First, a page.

Venezuela and Trekking Roraima

Greg Snell January 6, 2014 0

It stands like a sentinel in the distance. I quickly review the itinerary of the trek in my mind and think, “this can’t be a three days walk away, really? It looks so much closer”. I double check with my guide and learn that the itinerary is correct and it was my eyes deceiving me. I take a deep breath, tighten the straps on my pack, take a scan of the path ahead and begin the adventure of a lifetime, to the summit of Mt Roraima.

Excited to get going. Day 1 of trekking Roriama.

Excited to get going. Day 1 of trekking Roriama.

I decided to hike Roraima years ago after learning that Sir Arthur Conan Doyle had based his classic novel The Lost World in this remote area of the Earth. The Tepuis (‘large table top mountains’) in southeast Venezuela number by the hundreds and are millions of years old. They hold a certain kind of mysticism to them and are often regarded with a fairy tale sense of adventure and exploration. The first recorded summit attempt of Mt Roraima itself wasn’t completed until 1884. Up until then it had been a completely segregated and a perfectly uncompromised ecosystem – millions of years of evolution in a contained and incredibly small environment. This is an insatiably desirable reason for most intrepid travellers to embark on the 6-day round trip trek (which isn’t too difficult, truth be told) and often draws people from all over the world. However, Venezuela hosts far fewer international travellers every year compared with some of its neighbouring countries. This means that trekkers will often find themselves completely alone on the trail, allowing time and space to consider the mystique and beauty the region has to offer.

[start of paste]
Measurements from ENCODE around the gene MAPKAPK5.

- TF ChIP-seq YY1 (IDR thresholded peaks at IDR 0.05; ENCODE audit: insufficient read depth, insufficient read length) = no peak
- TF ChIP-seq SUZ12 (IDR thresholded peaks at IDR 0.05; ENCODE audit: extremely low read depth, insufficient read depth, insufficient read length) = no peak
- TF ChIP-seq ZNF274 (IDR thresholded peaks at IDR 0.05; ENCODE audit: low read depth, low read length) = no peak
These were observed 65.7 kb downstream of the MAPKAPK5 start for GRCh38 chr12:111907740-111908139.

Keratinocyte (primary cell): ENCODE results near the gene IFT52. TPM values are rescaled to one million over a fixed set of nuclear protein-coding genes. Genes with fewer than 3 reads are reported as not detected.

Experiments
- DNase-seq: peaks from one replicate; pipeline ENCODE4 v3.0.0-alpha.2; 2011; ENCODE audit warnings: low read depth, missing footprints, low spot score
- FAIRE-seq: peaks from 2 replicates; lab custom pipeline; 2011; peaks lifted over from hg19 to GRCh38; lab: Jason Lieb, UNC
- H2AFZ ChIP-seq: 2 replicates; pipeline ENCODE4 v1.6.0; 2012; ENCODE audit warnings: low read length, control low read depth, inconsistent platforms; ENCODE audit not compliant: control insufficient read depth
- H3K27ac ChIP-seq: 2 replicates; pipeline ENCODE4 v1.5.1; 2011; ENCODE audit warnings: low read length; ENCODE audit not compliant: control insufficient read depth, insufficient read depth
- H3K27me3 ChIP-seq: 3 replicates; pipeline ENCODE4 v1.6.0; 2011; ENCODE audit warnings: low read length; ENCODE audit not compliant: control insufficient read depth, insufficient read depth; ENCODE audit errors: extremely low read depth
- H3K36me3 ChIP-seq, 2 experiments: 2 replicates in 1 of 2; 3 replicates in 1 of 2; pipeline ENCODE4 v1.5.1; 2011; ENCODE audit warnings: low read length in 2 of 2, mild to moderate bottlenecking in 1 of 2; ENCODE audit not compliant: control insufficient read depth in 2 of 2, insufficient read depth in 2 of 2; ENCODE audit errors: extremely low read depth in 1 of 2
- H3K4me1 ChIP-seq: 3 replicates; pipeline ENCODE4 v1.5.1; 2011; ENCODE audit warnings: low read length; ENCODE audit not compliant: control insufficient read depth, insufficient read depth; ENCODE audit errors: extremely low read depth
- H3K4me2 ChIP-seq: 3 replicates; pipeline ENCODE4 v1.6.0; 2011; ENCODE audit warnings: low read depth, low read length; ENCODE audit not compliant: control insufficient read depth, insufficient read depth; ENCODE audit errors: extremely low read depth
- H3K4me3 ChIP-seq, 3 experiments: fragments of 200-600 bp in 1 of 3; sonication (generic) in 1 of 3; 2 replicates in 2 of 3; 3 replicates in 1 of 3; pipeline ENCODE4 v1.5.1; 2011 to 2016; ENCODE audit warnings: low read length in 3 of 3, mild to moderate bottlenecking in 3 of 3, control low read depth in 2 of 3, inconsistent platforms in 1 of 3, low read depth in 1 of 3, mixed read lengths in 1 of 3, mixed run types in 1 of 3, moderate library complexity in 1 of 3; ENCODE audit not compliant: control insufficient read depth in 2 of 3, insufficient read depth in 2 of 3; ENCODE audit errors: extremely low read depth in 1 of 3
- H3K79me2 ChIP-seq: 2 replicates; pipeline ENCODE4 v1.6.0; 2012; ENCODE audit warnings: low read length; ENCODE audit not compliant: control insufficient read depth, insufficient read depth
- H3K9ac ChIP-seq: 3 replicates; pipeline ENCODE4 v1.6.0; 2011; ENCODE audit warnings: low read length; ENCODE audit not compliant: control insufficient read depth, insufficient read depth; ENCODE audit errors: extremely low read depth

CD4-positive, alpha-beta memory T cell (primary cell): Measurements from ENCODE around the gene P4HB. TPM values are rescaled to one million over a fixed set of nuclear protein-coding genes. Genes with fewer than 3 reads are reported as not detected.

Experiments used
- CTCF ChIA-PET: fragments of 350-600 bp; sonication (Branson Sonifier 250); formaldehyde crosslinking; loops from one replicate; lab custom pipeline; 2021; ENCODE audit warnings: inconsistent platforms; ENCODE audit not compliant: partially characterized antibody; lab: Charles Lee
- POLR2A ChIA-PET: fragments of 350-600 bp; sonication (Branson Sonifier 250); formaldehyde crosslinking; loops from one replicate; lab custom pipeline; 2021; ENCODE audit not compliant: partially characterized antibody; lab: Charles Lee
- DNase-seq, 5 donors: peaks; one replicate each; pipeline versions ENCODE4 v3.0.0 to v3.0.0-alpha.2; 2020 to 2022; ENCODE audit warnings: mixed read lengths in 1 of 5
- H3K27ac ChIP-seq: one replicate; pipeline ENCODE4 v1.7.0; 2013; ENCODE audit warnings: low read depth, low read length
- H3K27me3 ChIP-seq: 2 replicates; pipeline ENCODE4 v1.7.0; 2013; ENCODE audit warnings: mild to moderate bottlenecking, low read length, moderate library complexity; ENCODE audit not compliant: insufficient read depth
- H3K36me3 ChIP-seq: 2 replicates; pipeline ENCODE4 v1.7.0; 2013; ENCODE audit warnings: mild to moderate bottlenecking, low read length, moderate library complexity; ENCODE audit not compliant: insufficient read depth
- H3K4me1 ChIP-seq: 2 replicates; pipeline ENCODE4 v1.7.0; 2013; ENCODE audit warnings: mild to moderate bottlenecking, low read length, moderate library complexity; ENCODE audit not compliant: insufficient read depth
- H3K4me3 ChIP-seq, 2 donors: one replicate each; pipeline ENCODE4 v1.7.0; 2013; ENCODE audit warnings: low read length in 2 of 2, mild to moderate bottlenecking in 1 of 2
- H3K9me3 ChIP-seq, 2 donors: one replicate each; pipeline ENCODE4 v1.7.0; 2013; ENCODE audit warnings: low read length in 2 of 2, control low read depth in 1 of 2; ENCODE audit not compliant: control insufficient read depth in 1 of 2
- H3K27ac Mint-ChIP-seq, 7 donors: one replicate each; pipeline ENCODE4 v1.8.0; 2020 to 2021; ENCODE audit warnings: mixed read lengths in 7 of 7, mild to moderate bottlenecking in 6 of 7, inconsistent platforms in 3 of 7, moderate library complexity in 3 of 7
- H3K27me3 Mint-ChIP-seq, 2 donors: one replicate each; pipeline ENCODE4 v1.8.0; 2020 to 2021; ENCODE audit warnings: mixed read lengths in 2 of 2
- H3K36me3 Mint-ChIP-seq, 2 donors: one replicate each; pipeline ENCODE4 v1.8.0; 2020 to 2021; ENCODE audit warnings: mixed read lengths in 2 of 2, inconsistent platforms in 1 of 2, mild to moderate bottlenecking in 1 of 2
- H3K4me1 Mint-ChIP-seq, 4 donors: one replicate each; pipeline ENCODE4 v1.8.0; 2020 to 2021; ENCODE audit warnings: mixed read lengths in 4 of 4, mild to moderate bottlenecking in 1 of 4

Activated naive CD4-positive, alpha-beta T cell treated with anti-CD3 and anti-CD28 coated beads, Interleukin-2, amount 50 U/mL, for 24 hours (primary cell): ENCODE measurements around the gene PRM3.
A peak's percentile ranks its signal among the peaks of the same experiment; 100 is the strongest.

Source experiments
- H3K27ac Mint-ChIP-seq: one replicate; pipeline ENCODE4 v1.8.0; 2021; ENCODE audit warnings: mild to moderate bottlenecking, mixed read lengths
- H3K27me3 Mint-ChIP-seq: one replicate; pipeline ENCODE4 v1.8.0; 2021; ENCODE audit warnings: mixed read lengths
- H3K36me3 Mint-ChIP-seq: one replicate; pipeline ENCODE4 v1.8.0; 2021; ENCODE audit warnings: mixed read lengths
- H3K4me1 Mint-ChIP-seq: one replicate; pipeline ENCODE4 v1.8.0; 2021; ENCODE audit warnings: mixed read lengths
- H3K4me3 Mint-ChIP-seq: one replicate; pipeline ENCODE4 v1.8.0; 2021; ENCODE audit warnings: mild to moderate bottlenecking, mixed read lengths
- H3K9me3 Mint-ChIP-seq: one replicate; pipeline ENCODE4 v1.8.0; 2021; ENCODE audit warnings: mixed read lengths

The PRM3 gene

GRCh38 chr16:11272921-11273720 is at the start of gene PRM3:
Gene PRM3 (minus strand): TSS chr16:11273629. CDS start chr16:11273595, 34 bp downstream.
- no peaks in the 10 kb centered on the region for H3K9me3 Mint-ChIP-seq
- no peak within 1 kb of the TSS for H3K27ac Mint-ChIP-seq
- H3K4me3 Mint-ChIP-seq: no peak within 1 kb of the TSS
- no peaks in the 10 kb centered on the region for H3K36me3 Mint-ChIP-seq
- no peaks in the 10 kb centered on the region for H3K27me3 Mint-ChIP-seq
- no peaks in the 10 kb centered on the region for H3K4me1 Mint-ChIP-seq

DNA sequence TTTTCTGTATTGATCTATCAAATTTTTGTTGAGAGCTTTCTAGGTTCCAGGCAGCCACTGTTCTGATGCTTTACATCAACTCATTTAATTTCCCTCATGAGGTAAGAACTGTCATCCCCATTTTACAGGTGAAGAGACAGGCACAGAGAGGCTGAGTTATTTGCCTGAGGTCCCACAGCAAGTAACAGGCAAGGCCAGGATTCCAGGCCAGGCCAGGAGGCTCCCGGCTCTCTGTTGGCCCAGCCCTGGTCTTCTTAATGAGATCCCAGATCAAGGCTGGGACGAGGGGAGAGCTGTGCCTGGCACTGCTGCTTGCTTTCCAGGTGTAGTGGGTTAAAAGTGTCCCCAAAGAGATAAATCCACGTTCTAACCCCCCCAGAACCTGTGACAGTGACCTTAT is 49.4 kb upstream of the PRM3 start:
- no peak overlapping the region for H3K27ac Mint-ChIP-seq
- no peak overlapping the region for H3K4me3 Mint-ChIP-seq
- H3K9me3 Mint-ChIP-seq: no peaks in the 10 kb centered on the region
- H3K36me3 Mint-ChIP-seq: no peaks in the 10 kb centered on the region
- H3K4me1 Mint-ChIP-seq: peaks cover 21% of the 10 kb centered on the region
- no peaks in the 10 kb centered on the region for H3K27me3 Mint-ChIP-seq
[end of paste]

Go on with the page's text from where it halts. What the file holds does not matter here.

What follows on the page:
A hiker on the journey to the summit of Roraima.

A hiker on the journey to the summit of Roraima.

Travelling in Venezuela is not without its dangers and annoyances, however. In my experience, Caracas is not the most desirable city to visit in Latin America (I recently wrote a more thorough post on Greg Goes Global on a few of these ‘annoyances’). That being said the natural environment and people of rural Venezuela are absolutely fantastic. I could not believe the hospitality of the local residents the and beauty of everything surrounding me. Canaima National Park is an absolute gem and one of Earth’s most precious places. We are lucky to have it protected and have access to all of its natural beauty and indigenous heritage. Canaima plays host to Angel Falls (which hold the record for the highest in the world), hundreds of other impressive waterfalls, great river systems and an array of possible canoe based excursions—not to mention, of course, Mt Roraima—the highest of the Tepuis mountains in the region and one of the only ones open to the public to climb.

Trekking Roraima in Venezuela was an amazing experience and I am really pleased I did it. The summit spans 31km squared with a diverse geology and history. Roraima plays host to endemic plants and animals that have more in common with their 250m year old African ancestors than they do with their South American ones. This is because at one point the area was a part of the Gondwanda massive (think the Pangaea super-continent) before the continental drift approximately 250–300m years ago. Once separated (Africa and South America), the Canaima area began to erode and create these incredibly unique geographical formations, at the same time as isolating the life forms calling the summit of Mt Roraima home. And what an area it is, almost continually draped in cloud and completely undisturbed by human presence up until the 1960s. Perfect for the explorer!

At the Summit of  Mt Roraima.

At the Summit of Mt Roraima.

Come to the Lost World and visit a place that will reignite the wonderment you experienced as a child and stoke your imagination. Venezuela and trekking Roriama is an adventure you will remember for a lifetime. Trust me.

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